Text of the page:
Newton High School - Newtonia Yearbook (Newton, IA)

 - Class of 1929

Page 1 of 216

 

Newton High School - Newtonia Yearbook (Newton, IA) online yearbook collection, 1929 Edition, Cover
Cover



Page 6, 1929 Edition, Newton High School - Newtonia Yearbook (Newton, IA) online yearbook collectionPage 7, 1929 Edition, Newton High School - Newtonia Yearbook (Newton, IA) online yearbook collection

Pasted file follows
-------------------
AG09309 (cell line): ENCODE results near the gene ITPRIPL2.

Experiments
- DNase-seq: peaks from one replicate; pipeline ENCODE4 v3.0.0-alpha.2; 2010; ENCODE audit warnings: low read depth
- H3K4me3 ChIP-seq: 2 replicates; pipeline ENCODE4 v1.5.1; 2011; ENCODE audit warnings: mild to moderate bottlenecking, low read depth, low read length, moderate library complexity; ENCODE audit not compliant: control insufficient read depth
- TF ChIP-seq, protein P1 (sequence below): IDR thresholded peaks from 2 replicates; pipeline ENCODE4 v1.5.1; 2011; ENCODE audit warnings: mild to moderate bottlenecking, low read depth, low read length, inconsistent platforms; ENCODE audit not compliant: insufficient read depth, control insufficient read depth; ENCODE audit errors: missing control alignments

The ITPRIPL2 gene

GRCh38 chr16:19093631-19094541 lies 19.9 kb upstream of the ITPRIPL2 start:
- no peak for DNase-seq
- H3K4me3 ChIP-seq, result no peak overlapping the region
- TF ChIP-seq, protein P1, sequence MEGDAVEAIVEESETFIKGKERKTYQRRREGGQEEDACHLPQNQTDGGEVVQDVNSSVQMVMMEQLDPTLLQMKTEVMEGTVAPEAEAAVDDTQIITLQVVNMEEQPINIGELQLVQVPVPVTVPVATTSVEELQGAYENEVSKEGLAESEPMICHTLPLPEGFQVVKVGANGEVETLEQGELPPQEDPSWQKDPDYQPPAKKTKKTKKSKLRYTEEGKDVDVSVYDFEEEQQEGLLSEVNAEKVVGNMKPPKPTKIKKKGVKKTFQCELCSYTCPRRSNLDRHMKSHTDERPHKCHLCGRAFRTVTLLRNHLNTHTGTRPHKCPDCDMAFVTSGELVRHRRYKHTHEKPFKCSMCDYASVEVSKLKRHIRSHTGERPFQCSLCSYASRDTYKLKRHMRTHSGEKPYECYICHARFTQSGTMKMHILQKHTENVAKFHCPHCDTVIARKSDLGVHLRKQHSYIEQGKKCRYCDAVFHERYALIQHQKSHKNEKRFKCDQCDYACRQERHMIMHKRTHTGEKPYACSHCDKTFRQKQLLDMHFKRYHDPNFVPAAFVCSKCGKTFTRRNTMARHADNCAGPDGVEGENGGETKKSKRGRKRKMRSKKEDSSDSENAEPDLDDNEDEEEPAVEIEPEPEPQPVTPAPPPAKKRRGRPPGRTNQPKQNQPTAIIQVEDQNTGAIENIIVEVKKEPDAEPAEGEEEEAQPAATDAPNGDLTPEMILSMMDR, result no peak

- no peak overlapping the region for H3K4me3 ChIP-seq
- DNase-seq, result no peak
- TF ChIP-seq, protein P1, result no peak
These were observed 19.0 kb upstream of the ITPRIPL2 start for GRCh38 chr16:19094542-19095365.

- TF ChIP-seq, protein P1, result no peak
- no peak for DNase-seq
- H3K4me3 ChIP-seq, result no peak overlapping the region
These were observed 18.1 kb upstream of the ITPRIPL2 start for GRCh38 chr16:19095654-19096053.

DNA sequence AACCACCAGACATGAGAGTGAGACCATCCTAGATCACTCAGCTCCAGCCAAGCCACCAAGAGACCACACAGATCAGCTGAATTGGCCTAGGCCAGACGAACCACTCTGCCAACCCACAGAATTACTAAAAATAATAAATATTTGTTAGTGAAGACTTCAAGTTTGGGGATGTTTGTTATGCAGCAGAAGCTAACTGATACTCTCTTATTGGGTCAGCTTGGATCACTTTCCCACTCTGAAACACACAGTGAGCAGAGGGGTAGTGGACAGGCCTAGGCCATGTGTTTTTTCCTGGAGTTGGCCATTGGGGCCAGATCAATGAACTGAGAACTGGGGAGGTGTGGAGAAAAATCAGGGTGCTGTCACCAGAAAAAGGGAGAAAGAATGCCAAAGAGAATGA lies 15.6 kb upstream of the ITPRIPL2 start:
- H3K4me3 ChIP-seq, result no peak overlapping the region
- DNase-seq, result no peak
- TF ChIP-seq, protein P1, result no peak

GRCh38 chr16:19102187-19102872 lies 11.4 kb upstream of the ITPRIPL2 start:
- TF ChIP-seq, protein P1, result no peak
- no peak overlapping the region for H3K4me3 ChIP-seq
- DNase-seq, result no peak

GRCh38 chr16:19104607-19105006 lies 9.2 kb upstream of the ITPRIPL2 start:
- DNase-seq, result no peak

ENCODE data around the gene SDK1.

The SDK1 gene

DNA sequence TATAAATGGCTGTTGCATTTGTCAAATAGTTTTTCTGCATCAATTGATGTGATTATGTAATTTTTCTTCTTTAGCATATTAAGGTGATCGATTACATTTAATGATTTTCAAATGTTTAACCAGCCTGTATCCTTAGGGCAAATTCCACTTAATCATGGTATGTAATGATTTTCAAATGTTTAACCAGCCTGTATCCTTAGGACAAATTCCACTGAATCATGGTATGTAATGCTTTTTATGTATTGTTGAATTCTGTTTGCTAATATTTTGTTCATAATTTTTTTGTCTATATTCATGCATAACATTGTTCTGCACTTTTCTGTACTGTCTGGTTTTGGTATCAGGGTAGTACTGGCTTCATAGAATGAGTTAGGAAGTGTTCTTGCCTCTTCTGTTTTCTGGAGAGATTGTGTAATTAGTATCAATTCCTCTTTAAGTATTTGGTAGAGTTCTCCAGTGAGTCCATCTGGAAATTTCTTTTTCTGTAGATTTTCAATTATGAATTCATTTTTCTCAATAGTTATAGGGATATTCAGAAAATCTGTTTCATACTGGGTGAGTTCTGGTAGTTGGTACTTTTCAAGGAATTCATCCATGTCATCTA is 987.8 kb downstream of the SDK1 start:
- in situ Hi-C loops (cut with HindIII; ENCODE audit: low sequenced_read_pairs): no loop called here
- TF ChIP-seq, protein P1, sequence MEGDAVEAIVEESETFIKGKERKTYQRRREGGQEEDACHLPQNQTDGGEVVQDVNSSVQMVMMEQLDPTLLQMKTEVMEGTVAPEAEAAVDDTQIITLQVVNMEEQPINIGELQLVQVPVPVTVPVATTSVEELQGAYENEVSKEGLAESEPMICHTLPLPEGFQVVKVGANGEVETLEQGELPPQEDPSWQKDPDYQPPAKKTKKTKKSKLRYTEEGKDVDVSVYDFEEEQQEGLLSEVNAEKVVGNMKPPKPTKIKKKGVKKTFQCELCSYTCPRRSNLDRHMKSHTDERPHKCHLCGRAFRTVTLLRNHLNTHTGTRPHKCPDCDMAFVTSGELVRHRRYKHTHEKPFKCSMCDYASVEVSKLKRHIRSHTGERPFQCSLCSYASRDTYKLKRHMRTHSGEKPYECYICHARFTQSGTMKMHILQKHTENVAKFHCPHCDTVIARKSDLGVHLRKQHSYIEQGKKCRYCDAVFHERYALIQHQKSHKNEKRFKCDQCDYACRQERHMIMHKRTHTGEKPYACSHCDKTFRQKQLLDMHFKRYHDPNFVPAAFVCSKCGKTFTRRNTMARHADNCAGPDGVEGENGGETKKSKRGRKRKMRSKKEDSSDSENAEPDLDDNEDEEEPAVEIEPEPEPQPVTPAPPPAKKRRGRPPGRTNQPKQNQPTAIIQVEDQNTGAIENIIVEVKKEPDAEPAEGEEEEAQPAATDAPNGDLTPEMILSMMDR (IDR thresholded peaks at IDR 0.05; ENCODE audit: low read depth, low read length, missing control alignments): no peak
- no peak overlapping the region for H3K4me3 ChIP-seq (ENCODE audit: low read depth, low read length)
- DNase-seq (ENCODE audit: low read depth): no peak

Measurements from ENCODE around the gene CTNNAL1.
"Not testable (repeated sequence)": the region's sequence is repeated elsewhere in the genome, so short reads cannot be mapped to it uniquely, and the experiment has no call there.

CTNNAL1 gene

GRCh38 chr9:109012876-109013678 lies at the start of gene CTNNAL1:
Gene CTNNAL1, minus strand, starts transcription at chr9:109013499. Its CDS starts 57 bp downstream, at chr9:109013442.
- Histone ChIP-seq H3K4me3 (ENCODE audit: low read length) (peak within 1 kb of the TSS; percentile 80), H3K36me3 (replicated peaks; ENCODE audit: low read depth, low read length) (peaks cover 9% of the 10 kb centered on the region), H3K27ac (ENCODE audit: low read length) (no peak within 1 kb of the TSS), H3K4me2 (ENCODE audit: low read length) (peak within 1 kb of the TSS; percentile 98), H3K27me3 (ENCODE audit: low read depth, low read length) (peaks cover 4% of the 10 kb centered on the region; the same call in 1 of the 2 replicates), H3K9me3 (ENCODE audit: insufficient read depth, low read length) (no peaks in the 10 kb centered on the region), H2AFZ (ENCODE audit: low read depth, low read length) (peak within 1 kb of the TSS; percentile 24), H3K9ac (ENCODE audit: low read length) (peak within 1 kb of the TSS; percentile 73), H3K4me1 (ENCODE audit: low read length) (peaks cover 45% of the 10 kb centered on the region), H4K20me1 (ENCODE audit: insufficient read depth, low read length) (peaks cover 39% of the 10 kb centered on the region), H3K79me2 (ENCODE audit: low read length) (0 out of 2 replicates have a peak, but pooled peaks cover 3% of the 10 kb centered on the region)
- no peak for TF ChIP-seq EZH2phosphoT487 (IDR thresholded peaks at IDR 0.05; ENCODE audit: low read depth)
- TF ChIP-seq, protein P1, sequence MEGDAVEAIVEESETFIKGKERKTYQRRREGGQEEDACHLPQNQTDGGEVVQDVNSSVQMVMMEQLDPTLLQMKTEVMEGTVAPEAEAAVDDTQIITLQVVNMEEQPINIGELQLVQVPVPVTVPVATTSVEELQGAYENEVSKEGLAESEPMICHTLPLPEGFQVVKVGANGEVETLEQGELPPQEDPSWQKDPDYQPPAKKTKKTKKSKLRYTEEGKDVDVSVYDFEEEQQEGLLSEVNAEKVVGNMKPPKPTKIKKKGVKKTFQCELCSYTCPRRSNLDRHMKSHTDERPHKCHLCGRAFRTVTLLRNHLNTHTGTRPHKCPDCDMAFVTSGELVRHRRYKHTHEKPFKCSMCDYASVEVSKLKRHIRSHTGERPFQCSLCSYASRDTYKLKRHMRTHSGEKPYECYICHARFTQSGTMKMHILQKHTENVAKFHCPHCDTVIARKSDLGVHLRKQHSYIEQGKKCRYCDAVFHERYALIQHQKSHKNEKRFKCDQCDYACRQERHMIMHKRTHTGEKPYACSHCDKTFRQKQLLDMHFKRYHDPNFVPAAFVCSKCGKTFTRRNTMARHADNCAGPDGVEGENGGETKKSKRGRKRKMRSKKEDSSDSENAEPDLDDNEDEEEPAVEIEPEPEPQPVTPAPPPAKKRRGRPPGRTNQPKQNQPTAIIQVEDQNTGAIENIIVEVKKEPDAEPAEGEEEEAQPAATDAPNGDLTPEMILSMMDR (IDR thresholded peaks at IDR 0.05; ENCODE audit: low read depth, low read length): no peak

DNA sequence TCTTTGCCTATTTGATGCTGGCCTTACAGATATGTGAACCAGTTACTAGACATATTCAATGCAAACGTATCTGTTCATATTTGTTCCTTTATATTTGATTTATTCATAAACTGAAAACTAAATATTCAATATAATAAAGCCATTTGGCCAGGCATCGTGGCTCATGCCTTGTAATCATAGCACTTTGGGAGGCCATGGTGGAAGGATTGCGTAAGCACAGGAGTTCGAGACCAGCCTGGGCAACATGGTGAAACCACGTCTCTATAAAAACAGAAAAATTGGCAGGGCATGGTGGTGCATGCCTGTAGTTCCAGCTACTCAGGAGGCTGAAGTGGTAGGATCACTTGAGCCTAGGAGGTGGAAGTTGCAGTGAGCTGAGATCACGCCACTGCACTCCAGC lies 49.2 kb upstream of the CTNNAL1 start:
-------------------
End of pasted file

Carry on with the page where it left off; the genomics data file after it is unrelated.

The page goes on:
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Text from Pages 1 - 216 of the 1929 volume: